When I tell people what I do for a living, I explain first that I love my job. It incorporates so many different aspects of being outside, doing tons of math, talking to people and educating them. What do I do? I prepare building component and financial audits for condominium corporations. In short, I do Reserve Fund Studies. I get questions that are both simple and complex and will attempt to address some of the main ones.
A Reserve Fund Study is a document that assesses all of the common property and the current funding of a condominium corporation. The study should make recommendations for future funding. When assessing common property, quantities and condition should be determined.
Reserve Fund Studies are required by section 38 of the Alberta Condominium Property Act (the Act), which states:
A corporation shall, subject to the regulations, establish and maintain a capital replacement reserve fund to be used to provide sufficient funds that can reasonably be expected to provide for major repairs and replacement of
a) any real and personal property owned by the Corporation, and
b) the common property
where the repair or replacement is of a nature that does not normally occur annually.
In layman’s terms the Act requires that an account be created to provide funding for the replacement or major repairs to all common property for which the corporation is responsible. In order to create this account, money must be deposited on a regular basis to ensure that funds are available when required. This protects the investment of every owner in his or her property. When replacement of common property components is deferred for financial reasons, the individual units will suffer devaluation of the property.
Some reasons for including section 38 in the Act are:
When a condominium corporation contracts to have a Reserve Fund Study done, the steps below should be followed:
Most providers will not only attend a meeting to discuss the report with the Board and to answer any questions, but also will attend the Annual General Meeting (AGM) to discuss the report with the unit owners as well.
Information that should always be in a Reserve Fund Study includes, but is not limited to, the following:
Additional information that the Study may include is:
In order to get a useful Reserve Fund Study, it is important for the Board to understand what they want out of it. Boards should use the study as a planning guide. This means choosing the right provider. Studies vary from provider to provider. Providers have different funding philosophies as well as financial planning ideas. Questions the Board should ask providers when getting a proposal are:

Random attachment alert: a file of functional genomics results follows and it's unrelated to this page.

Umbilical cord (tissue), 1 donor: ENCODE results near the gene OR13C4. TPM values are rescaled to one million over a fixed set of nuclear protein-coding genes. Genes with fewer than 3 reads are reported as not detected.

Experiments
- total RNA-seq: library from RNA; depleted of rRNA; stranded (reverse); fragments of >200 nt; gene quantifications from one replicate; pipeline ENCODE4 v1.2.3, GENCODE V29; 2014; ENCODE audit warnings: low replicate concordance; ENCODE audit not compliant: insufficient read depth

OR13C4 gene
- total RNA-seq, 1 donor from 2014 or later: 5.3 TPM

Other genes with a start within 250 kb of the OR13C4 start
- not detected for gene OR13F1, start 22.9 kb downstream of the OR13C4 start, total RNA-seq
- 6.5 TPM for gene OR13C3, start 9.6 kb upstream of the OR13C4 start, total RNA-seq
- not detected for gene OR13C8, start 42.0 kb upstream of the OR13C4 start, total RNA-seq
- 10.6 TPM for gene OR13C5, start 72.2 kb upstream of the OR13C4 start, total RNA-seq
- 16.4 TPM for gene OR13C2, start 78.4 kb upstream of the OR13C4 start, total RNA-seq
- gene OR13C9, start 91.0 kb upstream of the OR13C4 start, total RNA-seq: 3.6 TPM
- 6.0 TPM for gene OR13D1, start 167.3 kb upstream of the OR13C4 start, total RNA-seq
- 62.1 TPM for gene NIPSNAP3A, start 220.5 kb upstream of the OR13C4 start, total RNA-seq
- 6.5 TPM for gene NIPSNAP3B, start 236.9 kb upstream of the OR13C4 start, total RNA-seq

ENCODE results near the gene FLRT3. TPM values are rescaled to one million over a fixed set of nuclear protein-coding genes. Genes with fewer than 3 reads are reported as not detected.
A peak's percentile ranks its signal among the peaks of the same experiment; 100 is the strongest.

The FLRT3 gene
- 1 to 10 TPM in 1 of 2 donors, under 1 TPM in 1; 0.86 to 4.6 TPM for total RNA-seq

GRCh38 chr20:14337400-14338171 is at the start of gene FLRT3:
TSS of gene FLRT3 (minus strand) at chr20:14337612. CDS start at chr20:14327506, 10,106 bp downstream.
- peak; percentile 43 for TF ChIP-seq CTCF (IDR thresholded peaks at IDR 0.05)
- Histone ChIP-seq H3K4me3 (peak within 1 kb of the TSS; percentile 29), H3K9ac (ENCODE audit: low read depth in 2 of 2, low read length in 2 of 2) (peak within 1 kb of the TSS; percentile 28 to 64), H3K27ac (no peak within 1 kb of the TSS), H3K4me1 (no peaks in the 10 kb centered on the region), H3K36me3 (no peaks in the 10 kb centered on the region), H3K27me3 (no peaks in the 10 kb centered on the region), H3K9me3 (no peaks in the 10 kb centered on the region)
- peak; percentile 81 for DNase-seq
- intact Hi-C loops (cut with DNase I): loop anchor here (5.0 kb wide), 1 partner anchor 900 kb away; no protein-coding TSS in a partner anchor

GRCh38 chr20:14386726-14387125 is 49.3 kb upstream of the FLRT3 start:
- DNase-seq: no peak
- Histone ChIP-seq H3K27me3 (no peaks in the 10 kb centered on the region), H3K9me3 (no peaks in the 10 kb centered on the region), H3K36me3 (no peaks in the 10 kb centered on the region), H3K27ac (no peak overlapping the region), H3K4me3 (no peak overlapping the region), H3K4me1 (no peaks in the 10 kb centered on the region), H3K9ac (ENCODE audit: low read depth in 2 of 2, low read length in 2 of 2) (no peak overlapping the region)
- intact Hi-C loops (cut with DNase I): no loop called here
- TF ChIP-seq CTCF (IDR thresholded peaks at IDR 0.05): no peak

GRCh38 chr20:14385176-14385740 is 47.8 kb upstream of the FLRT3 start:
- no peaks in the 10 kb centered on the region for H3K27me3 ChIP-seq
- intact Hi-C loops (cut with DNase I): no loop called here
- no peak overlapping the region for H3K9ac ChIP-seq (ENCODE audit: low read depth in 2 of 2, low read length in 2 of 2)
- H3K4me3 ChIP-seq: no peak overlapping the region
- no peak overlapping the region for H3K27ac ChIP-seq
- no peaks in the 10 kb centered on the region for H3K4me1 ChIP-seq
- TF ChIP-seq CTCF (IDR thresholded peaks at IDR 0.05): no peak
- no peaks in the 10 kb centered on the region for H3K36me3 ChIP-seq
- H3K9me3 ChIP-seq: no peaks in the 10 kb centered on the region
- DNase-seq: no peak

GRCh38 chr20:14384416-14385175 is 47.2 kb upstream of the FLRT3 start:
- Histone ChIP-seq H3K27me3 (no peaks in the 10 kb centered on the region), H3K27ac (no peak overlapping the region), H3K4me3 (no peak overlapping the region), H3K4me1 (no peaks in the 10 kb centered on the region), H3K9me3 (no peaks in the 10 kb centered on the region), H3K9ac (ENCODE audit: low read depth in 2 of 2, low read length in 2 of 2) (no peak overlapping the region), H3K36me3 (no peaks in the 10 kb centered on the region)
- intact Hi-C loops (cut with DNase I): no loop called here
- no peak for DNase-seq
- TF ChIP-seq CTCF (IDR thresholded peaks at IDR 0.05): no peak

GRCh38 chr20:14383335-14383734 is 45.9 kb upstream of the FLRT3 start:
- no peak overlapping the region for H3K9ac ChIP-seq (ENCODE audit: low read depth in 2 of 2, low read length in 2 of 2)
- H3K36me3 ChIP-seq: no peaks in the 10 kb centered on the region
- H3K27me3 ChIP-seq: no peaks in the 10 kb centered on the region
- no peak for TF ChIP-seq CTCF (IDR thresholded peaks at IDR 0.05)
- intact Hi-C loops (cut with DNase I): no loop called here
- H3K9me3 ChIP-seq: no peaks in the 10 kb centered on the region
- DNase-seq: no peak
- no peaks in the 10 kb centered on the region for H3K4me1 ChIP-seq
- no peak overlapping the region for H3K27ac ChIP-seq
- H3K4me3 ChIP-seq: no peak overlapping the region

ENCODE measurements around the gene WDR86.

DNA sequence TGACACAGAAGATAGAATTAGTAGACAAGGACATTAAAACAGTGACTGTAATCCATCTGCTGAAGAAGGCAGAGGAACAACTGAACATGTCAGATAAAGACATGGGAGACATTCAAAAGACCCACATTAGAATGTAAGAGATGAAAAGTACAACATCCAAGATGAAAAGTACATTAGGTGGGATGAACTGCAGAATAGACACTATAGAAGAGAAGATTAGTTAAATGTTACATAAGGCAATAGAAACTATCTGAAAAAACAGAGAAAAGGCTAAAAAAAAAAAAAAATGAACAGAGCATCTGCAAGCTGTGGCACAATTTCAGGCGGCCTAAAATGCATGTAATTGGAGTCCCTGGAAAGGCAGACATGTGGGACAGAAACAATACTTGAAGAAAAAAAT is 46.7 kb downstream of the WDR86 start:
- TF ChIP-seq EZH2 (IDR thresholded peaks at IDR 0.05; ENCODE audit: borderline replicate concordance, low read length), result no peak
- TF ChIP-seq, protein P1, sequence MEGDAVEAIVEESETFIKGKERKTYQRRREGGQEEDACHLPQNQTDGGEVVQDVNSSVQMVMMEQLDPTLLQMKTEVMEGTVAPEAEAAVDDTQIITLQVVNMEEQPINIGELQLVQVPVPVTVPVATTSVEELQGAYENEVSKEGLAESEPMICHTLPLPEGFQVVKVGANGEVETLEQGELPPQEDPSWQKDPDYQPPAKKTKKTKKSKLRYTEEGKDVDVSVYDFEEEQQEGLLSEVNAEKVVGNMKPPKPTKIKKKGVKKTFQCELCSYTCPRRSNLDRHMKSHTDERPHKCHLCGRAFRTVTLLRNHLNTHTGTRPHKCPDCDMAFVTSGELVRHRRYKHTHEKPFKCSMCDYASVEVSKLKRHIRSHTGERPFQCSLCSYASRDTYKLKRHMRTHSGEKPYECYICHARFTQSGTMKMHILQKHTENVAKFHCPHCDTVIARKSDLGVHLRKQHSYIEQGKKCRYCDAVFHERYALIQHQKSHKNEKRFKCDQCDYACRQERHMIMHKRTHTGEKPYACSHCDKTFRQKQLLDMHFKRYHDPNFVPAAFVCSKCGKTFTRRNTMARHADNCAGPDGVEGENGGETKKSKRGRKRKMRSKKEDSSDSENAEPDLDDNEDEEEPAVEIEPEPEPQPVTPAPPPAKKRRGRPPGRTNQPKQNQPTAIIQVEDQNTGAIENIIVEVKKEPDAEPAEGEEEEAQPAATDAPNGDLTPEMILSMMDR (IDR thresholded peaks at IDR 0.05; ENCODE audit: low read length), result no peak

The answers to these questions will assist a Board in determining which provider will best fit their needs. Cost should not always be the deciding factor when choosing a provider.
The Alberta Condominium Property Act states that a qualified person must do the study. A qualified person is someone who has knowledge and experience in assessing depreciating property, the operation and maintenance of the property, and cost associated with replacement of the common property. The Act does not say that you must have an engineering company perform the study. Property Managers, accountants, real estate agents, and adjusters bring their own unique experience to the development of a Reserve Fund Study.
Generally, a Reserve Fund Study should be completed every 5 years. However, since the Board should use the study as a planning tool for operating the corporation, it can be done more often than every 5 years.
New corporations must complete a study within 2 years of its initial development. If the corporation is a conversion of previous rental units, then the study must be completed prior to any units being sold.
There are no condo police to fine a Board when they do not complete a study every 5 years. However, neglecting to have a study updated could cause the following:
A Reserve Fund Study is a tool that the Board uses to help manage a corporation and its assets. Therefore, it is important to find a provider who will produce a document that the Board can use.